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Sexual Assualts & The Military
The U.S. military's handling of sexual assault cases came under intense fire Wednesday in Congress.
Victims testified not only about being assaulted, but of the military failing to prosecute the assailants.
Victims told a Senate subcommittee of repeated assaults and of repeated refusal in the military to do anything to stop it.
"An Army Chaplain told me, among other things, that the rape was God's will," said Army veteran Rebekah Havrilla.
The Pentagon estimates 19,000 sexual assaults occur within the ranks every year.
Only a fraction get reported, though.
Critics say military commanders don't want or know how to deal with it.
"Nine times out of ten you're told to stay silent," said Anu Bhagwati, co-founder of the Service Women's Action Network.
Outrage over the issue reached a peak last month when Air Force General Craig Franklin overturned a military jury's verdict against Lt. Colonel James Wilkerson, who had been convicted last year of sexually assaulting Kimberly Hanks.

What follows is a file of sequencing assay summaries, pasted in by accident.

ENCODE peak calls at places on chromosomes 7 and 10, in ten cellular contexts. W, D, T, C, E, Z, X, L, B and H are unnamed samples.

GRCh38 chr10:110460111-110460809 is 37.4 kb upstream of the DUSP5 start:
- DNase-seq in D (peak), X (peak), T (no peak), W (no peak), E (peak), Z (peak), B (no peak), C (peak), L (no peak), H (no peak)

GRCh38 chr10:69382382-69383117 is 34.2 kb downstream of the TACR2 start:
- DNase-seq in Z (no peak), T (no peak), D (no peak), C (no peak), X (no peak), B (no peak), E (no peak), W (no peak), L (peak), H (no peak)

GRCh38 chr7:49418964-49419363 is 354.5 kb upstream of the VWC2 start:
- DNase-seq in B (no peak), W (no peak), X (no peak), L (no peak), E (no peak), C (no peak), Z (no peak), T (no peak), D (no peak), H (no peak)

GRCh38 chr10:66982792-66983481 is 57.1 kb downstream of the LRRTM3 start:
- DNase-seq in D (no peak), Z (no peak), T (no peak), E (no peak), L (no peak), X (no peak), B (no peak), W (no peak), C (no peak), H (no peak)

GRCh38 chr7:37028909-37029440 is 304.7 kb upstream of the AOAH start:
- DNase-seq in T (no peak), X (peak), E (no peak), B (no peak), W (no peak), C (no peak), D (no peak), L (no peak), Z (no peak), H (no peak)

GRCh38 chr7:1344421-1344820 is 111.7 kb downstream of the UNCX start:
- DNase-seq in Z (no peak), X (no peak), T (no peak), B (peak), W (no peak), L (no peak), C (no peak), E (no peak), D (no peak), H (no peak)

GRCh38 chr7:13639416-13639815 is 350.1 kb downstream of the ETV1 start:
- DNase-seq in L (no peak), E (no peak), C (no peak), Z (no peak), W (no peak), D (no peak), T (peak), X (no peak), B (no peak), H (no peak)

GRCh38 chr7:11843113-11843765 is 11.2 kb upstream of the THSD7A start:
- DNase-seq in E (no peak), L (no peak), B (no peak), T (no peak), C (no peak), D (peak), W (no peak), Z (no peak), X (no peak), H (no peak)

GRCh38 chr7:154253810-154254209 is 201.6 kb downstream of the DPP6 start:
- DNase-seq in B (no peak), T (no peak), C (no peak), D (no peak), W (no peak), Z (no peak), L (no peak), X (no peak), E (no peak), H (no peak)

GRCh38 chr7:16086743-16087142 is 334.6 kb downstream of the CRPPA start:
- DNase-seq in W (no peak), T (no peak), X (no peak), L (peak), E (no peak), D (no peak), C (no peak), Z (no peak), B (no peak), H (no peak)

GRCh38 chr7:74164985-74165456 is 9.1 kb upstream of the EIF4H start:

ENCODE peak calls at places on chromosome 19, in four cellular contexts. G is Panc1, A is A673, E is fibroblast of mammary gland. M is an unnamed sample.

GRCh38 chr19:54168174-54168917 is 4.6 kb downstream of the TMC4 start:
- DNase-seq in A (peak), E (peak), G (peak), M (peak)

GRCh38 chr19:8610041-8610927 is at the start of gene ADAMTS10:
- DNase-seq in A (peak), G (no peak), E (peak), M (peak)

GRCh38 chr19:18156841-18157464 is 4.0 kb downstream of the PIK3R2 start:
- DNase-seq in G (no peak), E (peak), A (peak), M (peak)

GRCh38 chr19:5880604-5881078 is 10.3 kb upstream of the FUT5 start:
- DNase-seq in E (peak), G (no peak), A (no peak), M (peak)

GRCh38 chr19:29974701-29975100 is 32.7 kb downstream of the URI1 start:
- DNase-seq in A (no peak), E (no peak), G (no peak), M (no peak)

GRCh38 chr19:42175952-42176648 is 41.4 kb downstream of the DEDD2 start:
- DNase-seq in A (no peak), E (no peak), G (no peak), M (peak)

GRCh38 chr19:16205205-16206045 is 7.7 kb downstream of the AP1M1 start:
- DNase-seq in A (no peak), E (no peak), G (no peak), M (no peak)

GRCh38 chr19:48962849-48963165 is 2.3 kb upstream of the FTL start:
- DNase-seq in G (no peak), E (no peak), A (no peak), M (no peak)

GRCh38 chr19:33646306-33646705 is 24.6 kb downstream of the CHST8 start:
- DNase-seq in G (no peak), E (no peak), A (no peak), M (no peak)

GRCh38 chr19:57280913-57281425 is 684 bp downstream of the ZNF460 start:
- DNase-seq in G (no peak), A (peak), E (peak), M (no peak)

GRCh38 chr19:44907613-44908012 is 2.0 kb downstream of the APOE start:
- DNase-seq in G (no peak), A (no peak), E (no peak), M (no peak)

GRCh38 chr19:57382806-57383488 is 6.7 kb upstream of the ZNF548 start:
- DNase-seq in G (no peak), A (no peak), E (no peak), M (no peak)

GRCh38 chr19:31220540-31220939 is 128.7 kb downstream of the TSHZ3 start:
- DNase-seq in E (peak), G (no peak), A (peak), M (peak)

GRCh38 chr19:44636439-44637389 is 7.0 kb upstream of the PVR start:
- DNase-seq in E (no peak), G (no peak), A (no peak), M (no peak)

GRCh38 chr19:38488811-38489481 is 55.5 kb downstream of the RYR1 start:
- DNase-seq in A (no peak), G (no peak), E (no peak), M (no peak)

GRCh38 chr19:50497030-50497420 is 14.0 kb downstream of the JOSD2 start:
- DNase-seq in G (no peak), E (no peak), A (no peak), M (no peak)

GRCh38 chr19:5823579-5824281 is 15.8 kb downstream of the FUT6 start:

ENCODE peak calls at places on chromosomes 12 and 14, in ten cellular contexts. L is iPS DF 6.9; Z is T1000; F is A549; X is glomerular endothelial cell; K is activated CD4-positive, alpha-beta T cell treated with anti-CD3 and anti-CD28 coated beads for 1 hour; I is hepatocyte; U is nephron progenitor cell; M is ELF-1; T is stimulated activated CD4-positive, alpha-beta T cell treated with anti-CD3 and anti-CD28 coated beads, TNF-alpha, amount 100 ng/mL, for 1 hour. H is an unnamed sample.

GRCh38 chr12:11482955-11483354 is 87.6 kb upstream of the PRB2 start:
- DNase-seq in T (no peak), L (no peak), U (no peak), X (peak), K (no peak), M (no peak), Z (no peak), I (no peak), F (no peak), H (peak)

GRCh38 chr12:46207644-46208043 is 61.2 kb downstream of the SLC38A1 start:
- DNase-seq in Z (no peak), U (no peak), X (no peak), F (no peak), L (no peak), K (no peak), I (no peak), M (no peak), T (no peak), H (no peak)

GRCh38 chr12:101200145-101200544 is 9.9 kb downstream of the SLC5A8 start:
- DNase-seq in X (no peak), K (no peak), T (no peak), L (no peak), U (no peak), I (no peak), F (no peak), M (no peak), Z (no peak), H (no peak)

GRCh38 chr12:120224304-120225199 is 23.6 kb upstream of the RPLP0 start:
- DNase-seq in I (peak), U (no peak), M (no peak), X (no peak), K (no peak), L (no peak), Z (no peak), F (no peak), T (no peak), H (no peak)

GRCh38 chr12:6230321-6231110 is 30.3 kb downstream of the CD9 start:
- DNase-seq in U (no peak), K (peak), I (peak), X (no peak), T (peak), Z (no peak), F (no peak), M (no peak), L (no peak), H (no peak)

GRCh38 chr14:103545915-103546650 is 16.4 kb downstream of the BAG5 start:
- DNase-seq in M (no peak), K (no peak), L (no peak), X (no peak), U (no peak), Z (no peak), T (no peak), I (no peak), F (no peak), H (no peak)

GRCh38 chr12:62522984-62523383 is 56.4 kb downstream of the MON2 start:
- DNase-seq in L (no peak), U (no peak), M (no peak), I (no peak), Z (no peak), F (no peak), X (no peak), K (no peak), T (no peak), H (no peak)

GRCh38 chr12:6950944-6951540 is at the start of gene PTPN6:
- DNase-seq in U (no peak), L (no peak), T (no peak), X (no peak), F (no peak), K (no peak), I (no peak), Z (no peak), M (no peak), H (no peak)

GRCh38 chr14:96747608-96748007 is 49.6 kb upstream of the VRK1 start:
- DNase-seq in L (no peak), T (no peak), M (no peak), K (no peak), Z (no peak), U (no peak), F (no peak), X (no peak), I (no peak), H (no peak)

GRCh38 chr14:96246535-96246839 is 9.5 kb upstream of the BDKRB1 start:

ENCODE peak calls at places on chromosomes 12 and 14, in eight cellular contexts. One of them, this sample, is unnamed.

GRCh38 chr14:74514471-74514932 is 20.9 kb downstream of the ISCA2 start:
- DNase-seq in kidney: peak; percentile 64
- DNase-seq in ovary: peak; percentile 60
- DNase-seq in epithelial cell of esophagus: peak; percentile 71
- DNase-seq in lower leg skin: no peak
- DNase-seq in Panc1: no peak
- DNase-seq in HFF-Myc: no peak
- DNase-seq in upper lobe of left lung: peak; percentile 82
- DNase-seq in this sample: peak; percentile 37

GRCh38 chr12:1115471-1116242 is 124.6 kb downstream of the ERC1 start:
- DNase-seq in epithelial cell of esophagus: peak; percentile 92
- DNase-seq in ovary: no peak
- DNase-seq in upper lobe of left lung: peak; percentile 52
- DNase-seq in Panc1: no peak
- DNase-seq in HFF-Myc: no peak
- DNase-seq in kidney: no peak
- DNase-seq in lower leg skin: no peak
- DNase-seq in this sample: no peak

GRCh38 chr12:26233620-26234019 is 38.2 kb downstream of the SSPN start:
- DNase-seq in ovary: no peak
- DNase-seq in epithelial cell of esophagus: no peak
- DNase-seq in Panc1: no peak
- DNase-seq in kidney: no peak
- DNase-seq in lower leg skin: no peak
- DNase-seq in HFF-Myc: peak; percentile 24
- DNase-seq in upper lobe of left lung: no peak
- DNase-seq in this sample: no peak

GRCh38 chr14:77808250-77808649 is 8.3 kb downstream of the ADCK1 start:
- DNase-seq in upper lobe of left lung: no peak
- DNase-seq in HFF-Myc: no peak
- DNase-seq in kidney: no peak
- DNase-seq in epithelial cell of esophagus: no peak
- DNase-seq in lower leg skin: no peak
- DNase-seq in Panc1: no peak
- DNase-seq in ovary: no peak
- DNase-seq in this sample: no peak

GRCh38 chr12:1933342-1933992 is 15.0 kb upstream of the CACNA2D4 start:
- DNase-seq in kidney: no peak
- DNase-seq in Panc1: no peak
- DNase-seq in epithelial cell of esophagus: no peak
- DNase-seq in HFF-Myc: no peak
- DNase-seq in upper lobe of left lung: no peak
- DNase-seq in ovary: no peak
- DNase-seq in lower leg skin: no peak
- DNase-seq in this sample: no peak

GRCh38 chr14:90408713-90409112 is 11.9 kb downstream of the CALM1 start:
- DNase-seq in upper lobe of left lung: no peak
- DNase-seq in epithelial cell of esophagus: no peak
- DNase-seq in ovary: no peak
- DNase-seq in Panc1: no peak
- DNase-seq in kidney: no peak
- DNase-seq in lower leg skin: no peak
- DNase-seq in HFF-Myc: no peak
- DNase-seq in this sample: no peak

Hanks spoke exclusively to NBC's Michael Isikoff.
"I was absolutely stunned. It looks to me like he is protecting one of his own," she said.
The Wilkerson case produced fireworks at the hearing, and an admission by Pentagon officials that some review of military law was probably needed.
"There is something that, that seems odd about the power to reject findings that came out of jury," said Department of Defense Acting General Counsel Robert Taylor.
New Defense Secretary Chuck Hagel has ordered a review of the Wilkerson case.